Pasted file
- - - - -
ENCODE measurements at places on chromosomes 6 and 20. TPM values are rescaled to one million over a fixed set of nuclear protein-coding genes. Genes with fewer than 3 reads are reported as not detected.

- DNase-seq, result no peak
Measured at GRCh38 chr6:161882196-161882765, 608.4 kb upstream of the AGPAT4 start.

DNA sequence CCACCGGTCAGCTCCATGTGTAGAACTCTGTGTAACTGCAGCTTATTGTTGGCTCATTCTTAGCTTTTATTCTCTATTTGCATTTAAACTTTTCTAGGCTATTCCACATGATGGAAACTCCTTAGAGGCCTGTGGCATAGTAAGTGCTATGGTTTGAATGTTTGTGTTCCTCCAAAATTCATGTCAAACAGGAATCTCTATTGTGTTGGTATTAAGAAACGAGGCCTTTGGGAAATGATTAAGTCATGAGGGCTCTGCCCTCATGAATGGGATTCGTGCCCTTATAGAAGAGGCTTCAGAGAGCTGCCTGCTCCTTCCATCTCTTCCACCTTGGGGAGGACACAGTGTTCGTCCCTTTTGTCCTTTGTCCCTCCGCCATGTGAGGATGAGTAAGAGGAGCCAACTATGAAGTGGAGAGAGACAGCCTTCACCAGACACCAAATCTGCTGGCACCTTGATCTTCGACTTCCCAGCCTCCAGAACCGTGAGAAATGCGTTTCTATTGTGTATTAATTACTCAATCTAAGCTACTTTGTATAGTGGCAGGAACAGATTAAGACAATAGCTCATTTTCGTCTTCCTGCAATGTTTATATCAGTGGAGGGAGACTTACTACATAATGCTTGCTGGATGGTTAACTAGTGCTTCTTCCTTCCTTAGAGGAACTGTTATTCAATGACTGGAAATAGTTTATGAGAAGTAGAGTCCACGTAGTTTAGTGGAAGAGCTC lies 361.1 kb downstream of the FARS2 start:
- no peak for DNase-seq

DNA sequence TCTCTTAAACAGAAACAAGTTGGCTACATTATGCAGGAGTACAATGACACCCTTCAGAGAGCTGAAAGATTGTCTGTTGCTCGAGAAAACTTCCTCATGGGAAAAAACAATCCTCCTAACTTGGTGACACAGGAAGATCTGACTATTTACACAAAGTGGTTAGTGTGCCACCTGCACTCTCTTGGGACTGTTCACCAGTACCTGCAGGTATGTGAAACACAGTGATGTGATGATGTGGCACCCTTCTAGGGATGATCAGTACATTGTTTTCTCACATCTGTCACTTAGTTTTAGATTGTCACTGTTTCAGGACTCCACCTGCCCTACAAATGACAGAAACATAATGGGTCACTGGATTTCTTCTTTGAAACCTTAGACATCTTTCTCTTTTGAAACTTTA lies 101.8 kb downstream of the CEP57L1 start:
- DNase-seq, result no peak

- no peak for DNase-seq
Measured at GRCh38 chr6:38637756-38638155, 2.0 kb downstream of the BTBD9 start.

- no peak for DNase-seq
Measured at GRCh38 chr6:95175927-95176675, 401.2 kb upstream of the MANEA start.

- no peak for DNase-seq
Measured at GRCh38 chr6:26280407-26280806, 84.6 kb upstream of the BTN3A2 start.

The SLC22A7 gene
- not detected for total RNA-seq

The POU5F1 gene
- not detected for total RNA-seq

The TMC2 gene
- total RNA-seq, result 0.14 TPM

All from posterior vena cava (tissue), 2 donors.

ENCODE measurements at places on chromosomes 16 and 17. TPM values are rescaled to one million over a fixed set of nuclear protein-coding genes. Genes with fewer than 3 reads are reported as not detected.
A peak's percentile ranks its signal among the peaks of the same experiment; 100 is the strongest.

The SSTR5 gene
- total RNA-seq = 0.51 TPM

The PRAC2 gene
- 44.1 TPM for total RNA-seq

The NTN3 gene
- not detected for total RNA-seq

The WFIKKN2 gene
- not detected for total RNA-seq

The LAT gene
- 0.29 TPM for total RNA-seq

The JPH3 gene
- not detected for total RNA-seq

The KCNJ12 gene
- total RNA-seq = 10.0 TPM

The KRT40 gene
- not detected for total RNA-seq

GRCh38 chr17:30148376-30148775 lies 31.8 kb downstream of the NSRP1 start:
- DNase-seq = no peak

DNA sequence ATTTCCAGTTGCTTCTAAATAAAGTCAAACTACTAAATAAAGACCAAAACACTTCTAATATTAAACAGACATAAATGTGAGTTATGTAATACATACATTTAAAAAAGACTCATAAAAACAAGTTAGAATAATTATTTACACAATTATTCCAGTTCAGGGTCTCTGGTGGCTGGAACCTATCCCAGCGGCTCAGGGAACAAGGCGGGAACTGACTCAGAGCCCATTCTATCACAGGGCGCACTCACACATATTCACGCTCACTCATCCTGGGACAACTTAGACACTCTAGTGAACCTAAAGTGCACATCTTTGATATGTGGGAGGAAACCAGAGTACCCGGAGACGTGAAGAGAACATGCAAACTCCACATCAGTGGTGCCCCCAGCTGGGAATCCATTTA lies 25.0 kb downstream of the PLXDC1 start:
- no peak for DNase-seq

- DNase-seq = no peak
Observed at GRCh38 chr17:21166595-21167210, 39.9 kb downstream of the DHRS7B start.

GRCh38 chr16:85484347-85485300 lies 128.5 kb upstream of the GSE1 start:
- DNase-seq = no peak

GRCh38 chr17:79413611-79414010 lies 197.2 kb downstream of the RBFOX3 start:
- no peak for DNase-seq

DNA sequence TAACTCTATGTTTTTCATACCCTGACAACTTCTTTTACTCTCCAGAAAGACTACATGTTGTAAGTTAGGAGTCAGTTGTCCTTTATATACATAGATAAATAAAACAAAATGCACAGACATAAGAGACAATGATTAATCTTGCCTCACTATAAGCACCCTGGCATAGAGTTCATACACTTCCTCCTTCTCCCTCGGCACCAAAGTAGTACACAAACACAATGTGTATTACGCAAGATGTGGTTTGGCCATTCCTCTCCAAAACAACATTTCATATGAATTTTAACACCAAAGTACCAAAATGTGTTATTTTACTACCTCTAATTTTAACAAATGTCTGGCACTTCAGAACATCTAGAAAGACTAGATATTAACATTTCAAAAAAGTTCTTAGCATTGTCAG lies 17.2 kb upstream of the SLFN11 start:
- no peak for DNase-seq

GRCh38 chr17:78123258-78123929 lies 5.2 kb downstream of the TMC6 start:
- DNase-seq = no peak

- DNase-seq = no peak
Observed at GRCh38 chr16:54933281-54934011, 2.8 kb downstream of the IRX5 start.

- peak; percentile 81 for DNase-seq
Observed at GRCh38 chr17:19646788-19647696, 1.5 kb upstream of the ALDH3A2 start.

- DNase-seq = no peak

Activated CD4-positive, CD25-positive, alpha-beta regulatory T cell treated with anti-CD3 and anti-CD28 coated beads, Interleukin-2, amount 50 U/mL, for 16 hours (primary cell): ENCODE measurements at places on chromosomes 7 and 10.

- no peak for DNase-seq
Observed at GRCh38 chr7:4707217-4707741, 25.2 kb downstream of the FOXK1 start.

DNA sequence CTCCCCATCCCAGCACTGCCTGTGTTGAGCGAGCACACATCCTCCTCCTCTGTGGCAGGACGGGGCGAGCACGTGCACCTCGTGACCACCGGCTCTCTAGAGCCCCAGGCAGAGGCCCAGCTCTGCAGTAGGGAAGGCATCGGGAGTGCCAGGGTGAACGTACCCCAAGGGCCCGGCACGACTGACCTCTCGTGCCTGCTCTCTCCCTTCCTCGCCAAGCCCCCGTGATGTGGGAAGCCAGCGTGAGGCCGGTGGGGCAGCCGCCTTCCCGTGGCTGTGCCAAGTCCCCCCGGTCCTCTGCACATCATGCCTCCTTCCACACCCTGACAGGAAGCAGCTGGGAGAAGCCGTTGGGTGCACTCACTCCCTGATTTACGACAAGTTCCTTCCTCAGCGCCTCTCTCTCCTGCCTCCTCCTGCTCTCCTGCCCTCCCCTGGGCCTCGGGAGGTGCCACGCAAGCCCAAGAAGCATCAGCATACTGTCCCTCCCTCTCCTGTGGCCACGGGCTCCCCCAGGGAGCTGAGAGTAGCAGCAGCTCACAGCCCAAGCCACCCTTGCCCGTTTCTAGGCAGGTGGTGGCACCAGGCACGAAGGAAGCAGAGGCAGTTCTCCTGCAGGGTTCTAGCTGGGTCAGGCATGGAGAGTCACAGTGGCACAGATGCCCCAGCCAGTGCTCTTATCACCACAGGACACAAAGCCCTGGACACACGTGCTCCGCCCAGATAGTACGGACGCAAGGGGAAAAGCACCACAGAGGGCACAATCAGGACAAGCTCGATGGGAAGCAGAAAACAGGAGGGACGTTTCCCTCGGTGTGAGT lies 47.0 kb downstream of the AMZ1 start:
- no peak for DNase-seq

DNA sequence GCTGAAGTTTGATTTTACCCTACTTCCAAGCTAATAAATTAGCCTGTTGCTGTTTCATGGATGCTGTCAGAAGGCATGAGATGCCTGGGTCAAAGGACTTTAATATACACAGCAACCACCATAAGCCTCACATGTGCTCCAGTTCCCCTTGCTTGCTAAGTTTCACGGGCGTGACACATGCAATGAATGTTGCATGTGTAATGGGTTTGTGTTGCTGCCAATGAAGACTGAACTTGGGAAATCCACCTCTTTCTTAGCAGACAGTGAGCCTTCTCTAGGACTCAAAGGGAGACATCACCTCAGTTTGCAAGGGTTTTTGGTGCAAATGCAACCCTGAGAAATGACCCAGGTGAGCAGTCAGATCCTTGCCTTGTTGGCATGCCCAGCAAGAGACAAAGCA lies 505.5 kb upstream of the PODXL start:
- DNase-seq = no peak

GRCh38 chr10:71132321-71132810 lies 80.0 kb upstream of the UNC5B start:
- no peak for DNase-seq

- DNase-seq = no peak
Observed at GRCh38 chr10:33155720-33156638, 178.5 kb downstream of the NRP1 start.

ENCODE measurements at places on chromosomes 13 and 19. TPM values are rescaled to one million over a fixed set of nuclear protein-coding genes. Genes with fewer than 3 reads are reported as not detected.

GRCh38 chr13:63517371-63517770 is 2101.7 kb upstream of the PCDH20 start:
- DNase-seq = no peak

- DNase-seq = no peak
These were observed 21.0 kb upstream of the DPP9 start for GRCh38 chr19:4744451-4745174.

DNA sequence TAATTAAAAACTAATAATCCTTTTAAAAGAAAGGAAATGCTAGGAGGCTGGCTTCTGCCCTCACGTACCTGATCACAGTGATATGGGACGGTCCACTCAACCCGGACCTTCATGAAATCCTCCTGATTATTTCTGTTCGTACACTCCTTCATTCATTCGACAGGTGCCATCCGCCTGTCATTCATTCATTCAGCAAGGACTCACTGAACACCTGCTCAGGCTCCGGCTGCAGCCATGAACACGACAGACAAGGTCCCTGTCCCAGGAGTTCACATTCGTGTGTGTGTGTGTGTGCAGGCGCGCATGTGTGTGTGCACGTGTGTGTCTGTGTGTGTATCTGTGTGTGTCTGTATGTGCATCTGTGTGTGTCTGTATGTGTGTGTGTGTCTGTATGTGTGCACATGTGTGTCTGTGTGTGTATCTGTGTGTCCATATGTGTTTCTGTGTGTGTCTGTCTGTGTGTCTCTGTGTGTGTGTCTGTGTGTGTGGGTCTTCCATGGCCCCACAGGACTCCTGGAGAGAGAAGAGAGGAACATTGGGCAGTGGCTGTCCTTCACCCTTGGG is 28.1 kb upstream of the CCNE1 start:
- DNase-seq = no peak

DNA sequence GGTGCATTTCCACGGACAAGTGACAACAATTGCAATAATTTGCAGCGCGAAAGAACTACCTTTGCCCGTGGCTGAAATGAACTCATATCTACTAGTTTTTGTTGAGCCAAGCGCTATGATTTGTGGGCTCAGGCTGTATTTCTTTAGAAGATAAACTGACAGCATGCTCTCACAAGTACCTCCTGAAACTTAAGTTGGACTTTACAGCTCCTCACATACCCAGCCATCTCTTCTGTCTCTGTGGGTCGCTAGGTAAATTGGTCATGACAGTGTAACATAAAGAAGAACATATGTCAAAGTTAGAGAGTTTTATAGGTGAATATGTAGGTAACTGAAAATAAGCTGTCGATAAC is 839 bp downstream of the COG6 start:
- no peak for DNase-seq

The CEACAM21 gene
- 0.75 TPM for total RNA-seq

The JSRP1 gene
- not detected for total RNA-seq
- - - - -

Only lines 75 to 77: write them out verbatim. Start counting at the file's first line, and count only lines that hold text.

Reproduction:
- DNase-seq = no peak

DNA sequence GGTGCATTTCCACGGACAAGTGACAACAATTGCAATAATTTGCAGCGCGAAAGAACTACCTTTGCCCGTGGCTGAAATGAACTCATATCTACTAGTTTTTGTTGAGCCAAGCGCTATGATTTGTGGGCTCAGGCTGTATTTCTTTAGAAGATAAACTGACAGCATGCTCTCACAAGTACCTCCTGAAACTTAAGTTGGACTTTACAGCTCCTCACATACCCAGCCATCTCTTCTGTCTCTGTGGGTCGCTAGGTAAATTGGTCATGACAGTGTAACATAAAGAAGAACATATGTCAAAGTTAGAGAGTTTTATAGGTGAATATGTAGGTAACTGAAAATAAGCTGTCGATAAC is 839 bp downstream of the COG6 start:
- no peak for DNase-seq